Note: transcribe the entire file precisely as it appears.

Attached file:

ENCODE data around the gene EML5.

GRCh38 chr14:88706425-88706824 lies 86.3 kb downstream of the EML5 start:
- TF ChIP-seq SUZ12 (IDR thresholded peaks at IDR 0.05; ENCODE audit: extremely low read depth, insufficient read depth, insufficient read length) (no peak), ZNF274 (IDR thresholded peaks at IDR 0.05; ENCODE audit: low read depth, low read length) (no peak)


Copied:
ENCODE data around the gene EML5.

GRCh38 chr14:88706425-88706824 lies 86.3 kb downstream of the EML5 start:
- TF ChIP-seq SUZ12 (IDR thresholded peaks at IDR 0.05; ENCODE audit: extremely low read depth, insufficient read depth, insufficient read length) (no peak), ZNF274 (IDR thresholded peaks at IDR 0.05; ENCODE audit: low read depth, low read length) (no peak)